I’ve collected stamps on-and-off for more than 30 years now. Sometime around my tenth birthday I was given my mother’s old worldwide “Modern Stamp Album” – 1935 edition. The blue cloth cover was faded and many of the hinged were brown and brittle with age but it was a great start to what would become a lifelong hobby.
During the Second World War, Mom – and her big brother, George – had lived across the street from the New Mexico state capitol building in Santa Fe. They used to raid the trash dumpster looking for envelopes with the stamps still intact. As the various government agencies received mail from all over the world, this was a great source for their collections. Some years after I’d been given Mom’s old album, I my Uncle George gave me his as well.
Throughout my childhood and teen years, I built up a respectable general collection of cheap worldwide stamps – mostly used. I also concentrated on postwar U.S. mint and first day covers. By high school, I was specializing in space as a topical particularly those commemorating America’s lunar landings. I branched out to NASA mission covers – an early autographed photo of Neil Armstrong sparked an interest in getting my covers signed by the various astronauts. The pioneers such as Robert H. Goddard and John Glenn were represented as were all of the Apollo, SkyLab, and early Space Shuttle missions (including the early test flights).
The great thing about such a hobby is the ability to shift focus once your interest (or budget) wanes in one area. When I moved to New Mexico (90 miles south of Mom’;s wartime home in Santa Fe), I began a collection of the area’s pre-statehood postal history amassing many nice covers from Albuquerque’s territorial postal operations and examples of mail carried by both Pony Express and Butterfield Overland stage coaches.
And this in turn sparked a concentration on the Classic Period – I became a real philatelist for the first time, spending much of my collecting time doing considerable research into all aspects of the mails and putting together a nice collection of early U.S. (starting with Scott Nos. 1 and 2, the 5-cent Franklin and 10-cent Washington of 1847). Later, I branched out to the first 100 years of British stamps (housed in beautiful Davo hingeless albums) and managed to add several examples of the world’s first postage stamps – the Penny Black of 1840 – to my collection, including two on-cover (one with a stunning Maltese cancellation although the stamp itself was missing margins).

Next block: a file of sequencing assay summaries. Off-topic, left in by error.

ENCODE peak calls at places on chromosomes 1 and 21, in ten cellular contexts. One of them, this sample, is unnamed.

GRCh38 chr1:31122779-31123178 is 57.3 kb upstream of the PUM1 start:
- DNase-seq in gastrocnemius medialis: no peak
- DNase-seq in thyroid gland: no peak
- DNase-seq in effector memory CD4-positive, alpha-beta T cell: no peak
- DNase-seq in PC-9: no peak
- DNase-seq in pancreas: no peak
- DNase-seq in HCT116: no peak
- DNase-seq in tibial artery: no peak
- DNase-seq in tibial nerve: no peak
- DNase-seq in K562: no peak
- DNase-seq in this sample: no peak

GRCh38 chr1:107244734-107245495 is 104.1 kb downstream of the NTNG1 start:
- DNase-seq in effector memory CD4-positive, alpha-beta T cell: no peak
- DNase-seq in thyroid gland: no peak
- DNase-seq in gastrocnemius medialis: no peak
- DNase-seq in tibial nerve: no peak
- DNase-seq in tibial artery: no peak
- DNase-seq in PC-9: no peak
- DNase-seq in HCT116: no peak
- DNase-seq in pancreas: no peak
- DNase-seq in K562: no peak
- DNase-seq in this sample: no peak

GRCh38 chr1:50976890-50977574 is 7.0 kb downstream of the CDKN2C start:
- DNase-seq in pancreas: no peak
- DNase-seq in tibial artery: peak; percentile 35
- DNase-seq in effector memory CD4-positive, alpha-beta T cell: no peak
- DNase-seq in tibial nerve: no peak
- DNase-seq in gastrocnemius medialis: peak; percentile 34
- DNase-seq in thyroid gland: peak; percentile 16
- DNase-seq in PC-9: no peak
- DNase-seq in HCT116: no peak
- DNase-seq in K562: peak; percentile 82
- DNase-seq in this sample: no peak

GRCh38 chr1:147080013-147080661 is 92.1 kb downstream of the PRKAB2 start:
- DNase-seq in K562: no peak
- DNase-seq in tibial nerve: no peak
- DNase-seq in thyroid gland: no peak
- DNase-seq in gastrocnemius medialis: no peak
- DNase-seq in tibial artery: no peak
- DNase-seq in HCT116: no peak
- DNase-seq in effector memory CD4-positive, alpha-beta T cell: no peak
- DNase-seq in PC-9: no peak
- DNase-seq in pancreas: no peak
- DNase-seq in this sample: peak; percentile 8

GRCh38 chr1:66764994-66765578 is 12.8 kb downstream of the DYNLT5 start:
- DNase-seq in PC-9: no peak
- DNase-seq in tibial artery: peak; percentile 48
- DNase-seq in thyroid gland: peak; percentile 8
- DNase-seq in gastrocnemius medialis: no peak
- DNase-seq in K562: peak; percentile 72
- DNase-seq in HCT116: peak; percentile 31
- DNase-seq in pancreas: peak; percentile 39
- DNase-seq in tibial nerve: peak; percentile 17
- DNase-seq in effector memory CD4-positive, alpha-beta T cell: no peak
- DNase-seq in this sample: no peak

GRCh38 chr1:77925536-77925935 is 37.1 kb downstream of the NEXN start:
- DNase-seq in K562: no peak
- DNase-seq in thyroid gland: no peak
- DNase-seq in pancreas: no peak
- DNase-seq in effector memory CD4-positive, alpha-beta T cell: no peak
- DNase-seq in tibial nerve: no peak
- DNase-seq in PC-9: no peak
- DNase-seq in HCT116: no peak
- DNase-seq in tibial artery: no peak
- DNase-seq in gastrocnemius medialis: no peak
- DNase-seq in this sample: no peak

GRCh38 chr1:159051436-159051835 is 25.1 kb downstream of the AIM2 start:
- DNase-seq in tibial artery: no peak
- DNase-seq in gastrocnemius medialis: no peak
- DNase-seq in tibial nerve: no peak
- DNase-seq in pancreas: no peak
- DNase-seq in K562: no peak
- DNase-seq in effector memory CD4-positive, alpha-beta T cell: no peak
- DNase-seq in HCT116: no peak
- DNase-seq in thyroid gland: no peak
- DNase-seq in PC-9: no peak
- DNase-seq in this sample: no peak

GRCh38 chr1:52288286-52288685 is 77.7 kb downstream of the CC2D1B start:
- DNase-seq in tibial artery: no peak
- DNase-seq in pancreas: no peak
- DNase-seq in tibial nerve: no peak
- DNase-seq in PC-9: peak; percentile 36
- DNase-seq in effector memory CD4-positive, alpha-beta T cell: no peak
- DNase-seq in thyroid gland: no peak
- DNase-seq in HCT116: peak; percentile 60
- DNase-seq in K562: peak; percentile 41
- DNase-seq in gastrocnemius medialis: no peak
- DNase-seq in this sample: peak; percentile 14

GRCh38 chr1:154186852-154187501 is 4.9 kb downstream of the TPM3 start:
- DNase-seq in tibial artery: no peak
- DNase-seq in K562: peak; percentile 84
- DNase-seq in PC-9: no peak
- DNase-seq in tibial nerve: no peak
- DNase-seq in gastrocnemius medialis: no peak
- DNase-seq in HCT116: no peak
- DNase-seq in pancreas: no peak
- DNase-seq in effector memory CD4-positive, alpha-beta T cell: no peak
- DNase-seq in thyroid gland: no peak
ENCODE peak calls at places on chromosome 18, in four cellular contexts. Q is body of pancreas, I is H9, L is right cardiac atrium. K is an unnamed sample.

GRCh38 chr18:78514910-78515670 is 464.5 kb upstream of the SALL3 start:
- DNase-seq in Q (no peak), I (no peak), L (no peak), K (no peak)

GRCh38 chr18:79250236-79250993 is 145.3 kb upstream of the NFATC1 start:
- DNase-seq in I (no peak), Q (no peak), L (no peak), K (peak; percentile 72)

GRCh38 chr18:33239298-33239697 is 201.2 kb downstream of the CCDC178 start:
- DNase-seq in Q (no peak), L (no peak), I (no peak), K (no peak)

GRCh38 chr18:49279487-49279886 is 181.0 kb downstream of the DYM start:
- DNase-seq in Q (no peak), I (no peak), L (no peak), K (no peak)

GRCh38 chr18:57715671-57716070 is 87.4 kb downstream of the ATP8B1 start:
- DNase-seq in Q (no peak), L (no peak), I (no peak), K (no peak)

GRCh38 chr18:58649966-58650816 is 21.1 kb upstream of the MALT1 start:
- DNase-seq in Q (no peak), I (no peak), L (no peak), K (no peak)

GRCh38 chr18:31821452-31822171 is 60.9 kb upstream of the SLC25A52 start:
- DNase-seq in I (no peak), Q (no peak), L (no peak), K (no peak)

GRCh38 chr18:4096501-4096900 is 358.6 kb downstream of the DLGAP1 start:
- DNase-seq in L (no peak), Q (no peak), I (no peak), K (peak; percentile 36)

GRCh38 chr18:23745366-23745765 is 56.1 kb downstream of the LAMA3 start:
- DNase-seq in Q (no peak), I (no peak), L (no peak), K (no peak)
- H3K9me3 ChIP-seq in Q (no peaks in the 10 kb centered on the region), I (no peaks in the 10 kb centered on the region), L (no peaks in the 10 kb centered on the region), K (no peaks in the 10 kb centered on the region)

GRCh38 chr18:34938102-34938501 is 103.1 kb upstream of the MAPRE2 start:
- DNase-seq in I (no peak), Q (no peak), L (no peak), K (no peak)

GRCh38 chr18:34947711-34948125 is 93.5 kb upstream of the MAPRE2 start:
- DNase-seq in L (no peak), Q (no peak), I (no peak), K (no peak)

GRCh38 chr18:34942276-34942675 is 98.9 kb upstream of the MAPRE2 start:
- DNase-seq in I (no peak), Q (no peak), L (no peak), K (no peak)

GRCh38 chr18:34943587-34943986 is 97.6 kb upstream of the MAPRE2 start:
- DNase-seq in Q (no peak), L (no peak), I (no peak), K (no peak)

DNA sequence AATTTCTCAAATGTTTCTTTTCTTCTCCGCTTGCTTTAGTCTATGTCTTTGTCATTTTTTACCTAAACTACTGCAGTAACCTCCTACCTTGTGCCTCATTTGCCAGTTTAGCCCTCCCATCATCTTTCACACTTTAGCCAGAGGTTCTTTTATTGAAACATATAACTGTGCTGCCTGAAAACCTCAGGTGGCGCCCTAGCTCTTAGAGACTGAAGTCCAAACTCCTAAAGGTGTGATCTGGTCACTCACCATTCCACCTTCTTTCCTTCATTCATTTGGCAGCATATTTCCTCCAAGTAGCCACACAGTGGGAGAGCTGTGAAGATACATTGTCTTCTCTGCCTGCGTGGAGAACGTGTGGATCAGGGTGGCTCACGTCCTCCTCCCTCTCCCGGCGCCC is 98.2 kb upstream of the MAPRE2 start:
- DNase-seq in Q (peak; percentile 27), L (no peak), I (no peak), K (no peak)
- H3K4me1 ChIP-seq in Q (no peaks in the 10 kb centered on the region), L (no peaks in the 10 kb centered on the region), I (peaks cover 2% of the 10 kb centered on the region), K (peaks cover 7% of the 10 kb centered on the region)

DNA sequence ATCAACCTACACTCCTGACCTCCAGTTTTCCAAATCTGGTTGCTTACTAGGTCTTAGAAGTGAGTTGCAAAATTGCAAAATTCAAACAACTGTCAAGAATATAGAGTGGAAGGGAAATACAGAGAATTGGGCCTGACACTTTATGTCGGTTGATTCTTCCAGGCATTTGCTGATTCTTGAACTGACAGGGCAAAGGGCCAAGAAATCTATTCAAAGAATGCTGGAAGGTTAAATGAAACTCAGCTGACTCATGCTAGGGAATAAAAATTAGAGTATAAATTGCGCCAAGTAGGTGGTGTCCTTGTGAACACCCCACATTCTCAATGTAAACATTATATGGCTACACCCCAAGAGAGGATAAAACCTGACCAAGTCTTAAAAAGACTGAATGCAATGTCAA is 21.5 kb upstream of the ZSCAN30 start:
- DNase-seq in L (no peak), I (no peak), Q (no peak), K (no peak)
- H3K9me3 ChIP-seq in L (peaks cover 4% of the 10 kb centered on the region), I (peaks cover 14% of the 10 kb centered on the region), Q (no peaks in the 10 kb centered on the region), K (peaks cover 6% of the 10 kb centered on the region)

I even managed to attend one international-level stamp exhibition. Pacific 97 was held in San Francisco during May of that year (the 150th anniversary of U.S. postage stamps). I even sold several of my Classics at auction during the event (the first and only time I’ve ever done this). My greatest memory of the show, however, was the fun I had with the Pacific 97 passport – obtaining current stamps from each of the national postal administrations attending and then having them postmark the stamps just as if I’d visited all of those countries in person. I wish I still had that little item!
Alas, I no longer have ANYTHING from the collections accumulated during the time I lived in the United States. Everything was lost when I moved to Thailand shortly after my 40th birthday. Everything, that is, except my photo of Neil Armstrong which he signed for me all those years ago.
During the first year I lived in Thailand, I attempted to start a collection of Thai stamps. However, other pursuits – and a full work schedule – intervened. I also found it simply too hot to spent much time with stamps. It’s not easy working with mint stamps when you are sweating so much (turning on a fan is not a good idea if you don’t want to blow your unmounted collection all over the house). The interest remained, however, and most months found me purchasing a copy of Thai Post’s Stamps magazine (25 baht an issue) despite my inability to read Thai.
My interest has recently been revived.
I’m not certain what first sparked it but a factor was learning that Bangkok will host an international-level stamp exhibition next year (as it does every ten years). Thailand 2013 will occur early next August and I’d really like to attend – I REALLY want to complete another stamp passport!
I’m serious enough about continuing my hobby that I recently started a Facebook page dedicated to Thai new issues. It’s called I Love Thai Stamps and will include scans and details of Thailand’s stamp issues as I obtain them (and perhaps a few previous releases as well).
The stamps themselves rotate between royal and religious topics, a healthy dose of historical subjects (usually anniversaries of government ministries), and tourism amongst others. Phuket was even honored as part of a series earlier this year (two stamps picturing Promthep Cape at the southeastern point of the island).
I’m very lucky in that I live within walking distance of the Phuket Philatelic Museum (the building of which has an interesting history of it’s own; I’ll blog about it someday soon). It’s very easy to visit the museum’s shop once or twice each month to obtain stamps and covers (which usually very affordable). All I really need is a decent album to house these in. I may have to wait until a visit to Bangkok to buy one…
Please visit the I Love Thai Stamps Facebook page and give it a LIKE – even if you don’t collect stamps, perhaps you will find the topical information interesting. I do love learning more about this wonderful country, and the stamp issues are a wonderful way to do just that!